Crazy Love

I have written earlier about how we can still give even in tight times.  As I had written, I began cleaning out my house, and was amazed at how many bags of goods I was able to donate to the Salvation Army.  In fact, I’m not even finished going through the house.  We were able to give away a lot of really good shoes, either because they were uncomfortable or they didn’t fit quite right.  They may fit just fine on someone else’s foot.  Anyway, I was feeling all self-congratulatory last night as I filled another bag from another closet to give to the Salvation Army next week.

I had a funny thought as I dressed for church this morning.  I wanted to wear my favorite shoes because they look and feel so good, but I was afraid of rain, and of rain ruining them.  Just then I heard the weather report on the radio and it said “rain after midnight”.  I figured it was safe to wear my favorite shoes because the rain wouldn’t hurt them.

The sermon this morning was on “crazy love”.  The pastor talked about loving and “really loving”.  He talked about people who gave till it hurt, about people who moved to poor neighborhoods so they could better help the poor by being personally involved in their lives.  I was already squirming when he said he was going to throw out a challenge.  If we wanted, and if we felt comfortable doing it, we could come up to the altar and leave our shoes.  Our shoes would be donated to the organization Samaritan’s Purse to be used by people who were looking for work and didn’t have appropriate shoes.  My first thought was “these are my favorite shoes.”  And immediately I realized  that all I had already given was so much less valuable as a love gift, because I am giving away things I no longer need or want.  Now I was being asked to give away something I still wanted.  I walked forward and put the shoes on the altar.  It felt fine walking back to my seat on the church’s indoor-outdoor carpet, but as we walked out to our car–guess what?  It was raining!  By the time we got to the car, my thin socks were very wet, my feet were very cold, and in fact, my legs ached clear up to the knees.  I thought God must want me to understand what it feels like not to have shoes and not to take them for granted anymore.   Then I realized the irony.  The rain.  If it had been raining or even if the rain was predicted, I wouldn’t have worn my favorite shoes.  But then, I wouldn’t have had the feeling, now quite freeing and satisfying, that I could indeed give away something I still wanted and feel good about it.  Thank you God, I said silently toward the sky.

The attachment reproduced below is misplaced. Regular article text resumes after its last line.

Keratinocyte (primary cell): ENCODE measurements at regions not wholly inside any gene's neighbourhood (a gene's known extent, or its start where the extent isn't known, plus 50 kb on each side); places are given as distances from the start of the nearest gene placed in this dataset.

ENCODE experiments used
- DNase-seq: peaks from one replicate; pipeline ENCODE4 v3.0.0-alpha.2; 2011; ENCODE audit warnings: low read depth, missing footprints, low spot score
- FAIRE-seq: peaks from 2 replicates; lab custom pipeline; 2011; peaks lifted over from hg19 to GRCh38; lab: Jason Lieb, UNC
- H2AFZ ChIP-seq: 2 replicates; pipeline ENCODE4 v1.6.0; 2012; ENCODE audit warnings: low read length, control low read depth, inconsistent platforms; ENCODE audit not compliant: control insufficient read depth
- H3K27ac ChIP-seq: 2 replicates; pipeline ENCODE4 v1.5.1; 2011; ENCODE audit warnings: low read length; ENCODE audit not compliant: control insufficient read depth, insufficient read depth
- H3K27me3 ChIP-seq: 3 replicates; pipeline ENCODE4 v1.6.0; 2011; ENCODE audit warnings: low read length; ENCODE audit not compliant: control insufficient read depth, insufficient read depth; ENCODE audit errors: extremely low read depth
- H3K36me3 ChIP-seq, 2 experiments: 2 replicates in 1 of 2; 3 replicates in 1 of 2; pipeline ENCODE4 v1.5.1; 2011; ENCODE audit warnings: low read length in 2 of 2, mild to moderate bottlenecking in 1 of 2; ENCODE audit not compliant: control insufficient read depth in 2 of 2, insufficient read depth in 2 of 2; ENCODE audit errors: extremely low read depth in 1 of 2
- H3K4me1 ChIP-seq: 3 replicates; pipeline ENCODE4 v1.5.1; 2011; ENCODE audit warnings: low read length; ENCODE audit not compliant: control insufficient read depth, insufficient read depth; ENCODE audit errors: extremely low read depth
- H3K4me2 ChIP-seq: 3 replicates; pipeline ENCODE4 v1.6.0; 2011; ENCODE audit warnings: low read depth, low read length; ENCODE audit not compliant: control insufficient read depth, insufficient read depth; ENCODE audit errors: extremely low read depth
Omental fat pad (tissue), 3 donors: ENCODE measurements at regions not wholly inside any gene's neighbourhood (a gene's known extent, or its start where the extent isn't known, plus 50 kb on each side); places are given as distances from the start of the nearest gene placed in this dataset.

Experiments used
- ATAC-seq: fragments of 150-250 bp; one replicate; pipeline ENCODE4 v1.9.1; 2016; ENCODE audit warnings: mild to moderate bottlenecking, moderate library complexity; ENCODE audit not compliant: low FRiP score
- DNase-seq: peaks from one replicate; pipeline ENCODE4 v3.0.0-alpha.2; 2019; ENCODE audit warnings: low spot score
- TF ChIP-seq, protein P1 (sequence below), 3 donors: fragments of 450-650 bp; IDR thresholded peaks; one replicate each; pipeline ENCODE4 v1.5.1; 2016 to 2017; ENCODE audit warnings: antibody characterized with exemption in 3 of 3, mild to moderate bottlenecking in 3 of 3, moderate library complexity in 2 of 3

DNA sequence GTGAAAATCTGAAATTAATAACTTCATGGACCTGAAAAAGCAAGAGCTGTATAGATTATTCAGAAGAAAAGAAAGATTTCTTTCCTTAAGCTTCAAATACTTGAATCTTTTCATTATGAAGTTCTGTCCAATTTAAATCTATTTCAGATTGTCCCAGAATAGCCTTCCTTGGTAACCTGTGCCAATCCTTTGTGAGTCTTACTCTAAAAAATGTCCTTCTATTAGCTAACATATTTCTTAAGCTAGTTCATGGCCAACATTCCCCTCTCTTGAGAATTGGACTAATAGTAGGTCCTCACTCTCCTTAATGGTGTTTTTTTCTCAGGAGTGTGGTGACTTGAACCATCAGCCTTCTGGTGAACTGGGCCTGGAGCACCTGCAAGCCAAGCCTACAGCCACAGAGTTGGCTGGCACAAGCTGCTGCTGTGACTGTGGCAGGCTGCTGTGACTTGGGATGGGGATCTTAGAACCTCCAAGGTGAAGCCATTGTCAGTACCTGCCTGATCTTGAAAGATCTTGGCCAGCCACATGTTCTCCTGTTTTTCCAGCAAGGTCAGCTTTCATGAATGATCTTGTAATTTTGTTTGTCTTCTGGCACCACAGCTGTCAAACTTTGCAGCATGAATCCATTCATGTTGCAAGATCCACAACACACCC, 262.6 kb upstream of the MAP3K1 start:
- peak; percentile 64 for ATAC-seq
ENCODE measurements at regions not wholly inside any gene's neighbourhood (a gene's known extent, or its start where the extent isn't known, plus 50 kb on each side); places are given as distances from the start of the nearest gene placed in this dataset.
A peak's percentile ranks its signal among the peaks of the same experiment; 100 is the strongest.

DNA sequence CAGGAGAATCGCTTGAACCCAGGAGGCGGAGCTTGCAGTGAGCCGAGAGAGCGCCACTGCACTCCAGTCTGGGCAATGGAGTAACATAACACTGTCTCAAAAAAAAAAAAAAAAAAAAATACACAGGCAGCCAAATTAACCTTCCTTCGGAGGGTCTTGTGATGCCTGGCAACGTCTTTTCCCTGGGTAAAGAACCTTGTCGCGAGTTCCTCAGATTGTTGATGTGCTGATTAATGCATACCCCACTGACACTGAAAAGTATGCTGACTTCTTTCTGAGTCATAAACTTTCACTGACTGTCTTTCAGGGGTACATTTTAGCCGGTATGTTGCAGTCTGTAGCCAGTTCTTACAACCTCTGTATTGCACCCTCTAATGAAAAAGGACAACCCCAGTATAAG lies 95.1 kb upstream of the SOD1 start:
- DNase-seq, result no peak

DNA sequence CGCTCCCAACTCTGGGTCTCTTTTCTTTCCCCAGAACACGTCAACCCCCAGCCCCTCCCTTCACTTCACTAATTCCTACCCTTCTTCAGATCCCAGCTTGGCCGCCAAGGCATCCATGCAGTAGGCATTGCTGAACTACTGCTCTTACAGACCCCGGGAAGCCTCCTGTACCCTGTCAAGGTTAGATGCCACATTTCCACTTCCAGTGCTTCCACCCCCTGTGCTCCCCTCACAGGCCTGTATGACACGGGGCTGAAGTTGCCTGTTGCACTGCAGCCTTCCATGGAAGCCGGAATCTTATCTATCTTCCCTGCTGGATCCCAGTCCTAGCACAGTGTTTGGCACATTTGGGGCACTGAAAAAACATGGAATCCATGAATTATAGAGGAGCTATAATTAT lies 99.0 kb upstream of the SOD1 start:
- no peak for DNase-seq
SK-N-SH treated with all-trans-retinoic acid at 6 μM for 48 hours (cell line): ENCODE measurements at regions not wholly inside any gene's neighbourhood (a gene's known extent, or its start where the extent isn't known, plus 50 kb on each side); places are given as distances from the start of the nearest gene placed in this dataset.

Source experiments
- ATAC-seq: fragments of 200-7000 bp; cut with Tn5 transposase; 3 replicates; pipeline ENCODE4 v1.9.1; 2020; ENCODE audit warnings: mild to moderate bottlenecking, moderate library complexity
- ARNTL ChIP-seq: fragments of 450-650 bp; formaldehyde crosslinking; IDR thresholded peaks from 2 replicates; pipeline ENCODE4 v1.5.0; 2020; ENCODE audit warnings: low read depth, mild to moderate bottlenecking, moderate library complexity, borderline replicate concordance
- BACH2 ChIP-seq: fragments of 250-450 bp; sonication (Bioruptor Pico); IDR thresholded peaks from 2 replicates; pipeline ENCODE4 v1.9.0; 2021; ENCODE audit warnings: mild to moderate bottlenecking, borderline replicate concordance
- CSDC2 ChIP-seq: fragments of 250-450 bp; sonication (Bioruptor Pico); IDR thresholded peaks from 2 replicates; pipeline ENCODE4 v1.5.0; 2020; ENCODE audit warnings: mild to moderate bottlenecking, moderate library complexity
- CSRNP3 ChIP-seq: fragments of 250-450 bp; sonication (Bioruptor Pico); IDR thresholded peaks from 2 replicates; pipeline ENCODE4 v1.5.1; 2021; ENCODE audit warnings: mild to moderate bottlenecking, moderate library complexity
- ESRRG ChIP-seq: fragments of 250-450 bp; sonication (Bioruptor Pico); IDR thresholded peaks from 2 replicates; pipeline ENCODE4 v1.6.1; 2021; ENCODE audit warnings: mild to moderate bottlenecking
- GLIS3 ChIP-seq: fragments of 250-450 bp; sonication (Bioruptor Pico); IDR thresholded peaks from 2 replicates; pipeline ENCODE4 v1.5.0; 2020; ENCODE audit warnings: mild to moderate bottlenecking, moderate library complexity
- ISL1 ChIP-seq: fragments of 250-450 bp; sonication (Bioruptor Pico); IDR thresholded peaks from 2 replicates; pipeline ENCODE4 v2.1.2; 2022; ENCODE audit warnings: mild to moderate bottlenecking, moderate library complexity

Of course, I feel this is just a start.  I have no idea what the pastor will ask next Sunday, and no, I have no intention of changing churches.  Heavenly father, change my heart instead.



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